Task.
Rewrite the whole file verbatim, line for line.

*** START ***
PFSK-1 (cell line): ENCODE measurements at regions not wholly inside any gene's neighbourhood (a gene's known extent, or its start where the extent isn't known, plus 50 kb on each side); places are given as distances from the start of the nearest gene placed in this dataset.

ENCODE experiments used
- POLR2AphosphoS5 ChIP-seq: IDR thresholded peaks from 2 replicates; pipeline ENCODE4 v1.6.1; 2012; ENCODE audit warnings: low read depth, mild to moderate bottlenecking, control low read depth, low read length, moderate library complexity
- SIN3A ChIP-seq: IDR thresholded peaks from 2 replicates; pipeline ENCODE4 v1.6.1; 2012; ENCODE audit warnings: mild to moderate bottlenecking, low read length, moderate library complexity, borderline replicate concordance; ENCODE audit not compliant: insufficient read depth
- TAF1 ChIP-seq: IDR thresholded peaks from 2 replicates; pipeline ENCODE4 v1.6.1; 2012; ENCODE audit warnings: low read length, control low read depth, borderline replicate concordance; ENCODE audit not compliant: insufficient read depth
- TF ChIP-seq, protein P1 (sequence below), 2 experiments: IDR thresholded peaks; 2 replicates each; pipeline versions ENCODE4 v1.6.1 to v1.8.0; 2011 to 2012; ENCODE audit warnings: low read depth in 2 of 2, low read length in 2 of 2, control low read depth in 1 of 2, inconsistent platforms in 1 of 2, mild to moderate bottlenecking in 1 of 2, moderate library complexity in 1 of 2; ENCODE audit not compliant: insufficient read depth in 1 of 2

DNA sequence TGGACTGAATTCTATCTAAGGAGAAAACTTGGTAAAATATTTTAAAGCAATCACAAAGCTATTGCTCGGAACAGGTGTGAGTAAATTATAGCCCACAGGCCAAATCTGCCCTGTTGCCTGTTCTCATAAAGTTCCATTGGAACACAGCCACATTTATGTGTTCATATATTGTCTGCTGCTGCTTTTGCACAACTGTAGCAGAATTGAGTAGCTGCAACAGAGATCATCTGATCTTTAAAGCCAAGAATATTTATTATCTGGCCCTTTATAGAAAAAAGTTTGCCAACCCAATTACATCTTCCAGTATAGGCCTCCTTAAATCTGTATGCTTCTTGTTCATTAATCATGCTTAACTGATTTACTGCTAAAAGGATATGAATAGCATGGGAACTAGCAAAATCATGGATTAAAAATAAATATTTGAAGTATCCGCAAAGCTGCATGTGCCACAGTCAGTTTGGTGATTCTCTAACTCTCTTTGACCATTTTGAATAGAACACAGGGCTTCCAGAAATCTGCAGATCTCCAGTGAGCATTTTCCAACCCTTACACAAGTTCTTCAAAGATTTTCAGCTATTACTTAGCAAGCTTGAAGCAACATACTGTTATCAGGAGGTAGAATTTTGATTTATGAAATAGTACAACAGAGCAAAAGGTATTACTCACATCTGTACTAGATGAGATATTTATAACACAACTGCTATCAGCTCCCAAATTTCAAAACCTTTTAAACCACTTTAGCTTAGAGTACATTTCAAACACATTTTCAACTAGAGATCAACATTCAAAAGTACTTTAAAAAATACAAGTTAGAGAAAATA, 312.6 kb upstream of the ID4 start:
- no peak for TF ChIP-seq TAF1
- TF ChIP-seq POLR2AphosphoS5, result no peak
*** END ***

PFSK-1 (cell line): ENCODE measurements at regions not wholly inside any gene's neighbourhood (a gene's known extent, or its start where the extent isn't known, plus 50 kb on each side); places are given as distances from the start of the nearest gene placed in this dataset.

ENCODE experiments used
- POLR2AphosphoS5 ChIP-seq: IDR thresholded peaks from 2 replicates; pipeline ENCODE4 v1.6.1; 2012; ENCODE audit warnings: low read depth, mild to moderate bottlenecking, control low read depth, low read length, moderate library complexity
- SIN3A ChIP-seq: IDR thresholded peaks from 2 replicates; pipeline ENCODE4 v1.6.1; 2012; ENCODE audit warnings: mild to moderate bottlenecking, low read length, moderate library complexity, borderline replicate concordance; ENCODE audit not compliant: insufficient read depth
- TAF1 ChIP-seq: IDR thresholded peaks from 2 replicates; pipeline ENCODE4 v1.6.1; 2012; ENCODE audit warnings: low read length, control low read depth, borderline replicate concordance; ENCODE audit not compliant: insufficient read depth
- TF ChIP-seq, protein P1 (sequence below), 2 experiments: IDR thresholded peaks; 2 replicates each; pipeline versions ENCODE4 v1.6.1 to v1.8.0; 2011 to 2012; ENCODE audit warnings: low read depth in 2 of 2, low read length in 2 of 2, control low read depth in 1 of 2, inconsistent platforms in 1 of 2, mild to moderate bottlenecking in 1 of 2, moderate library complexity in 1 of 2; ENCODE audit not compliant: insufficient read depth in 1 of 2

DNA sequence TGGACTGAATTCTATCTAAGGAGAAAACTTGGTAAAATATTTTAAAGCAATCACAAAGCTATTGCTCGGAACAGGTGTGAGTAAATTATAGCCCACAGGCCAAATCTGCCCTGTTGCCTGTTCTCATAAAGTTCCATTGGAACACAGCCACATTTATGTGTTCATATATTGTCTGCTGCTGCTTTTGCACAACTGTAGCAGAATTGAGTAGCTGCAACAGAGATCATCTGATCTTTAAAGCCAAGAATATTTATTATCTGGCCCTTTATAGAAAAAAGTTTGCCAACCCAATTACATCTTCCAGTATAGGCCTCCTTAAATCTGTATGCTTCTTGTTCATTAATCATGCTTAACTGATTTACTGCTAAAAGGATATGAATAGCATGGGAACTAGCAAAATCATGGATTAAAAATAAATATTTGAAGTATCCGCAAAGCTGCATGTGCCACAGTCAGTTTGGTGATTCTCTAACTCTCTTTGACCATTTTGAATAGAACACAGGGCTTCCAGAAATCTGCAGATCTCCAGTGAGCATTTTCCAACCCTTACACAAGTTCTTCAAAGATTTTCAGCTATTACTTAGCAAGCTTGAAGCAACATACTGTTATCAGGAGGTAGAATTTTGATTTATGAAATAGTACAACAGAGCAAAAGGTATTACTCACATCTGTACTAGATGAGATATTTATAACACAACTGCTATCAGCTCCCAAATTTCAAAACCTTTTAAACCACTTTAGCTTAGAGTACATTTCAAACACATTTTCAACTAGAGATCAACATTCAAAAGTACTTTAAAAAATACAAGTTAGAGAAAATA, 312.6 kb upstream of the ID4 start:
- no peak for TF ChIP-seq TAF1
- TF ChIP-seq POLR2AphosphoS5, result no peak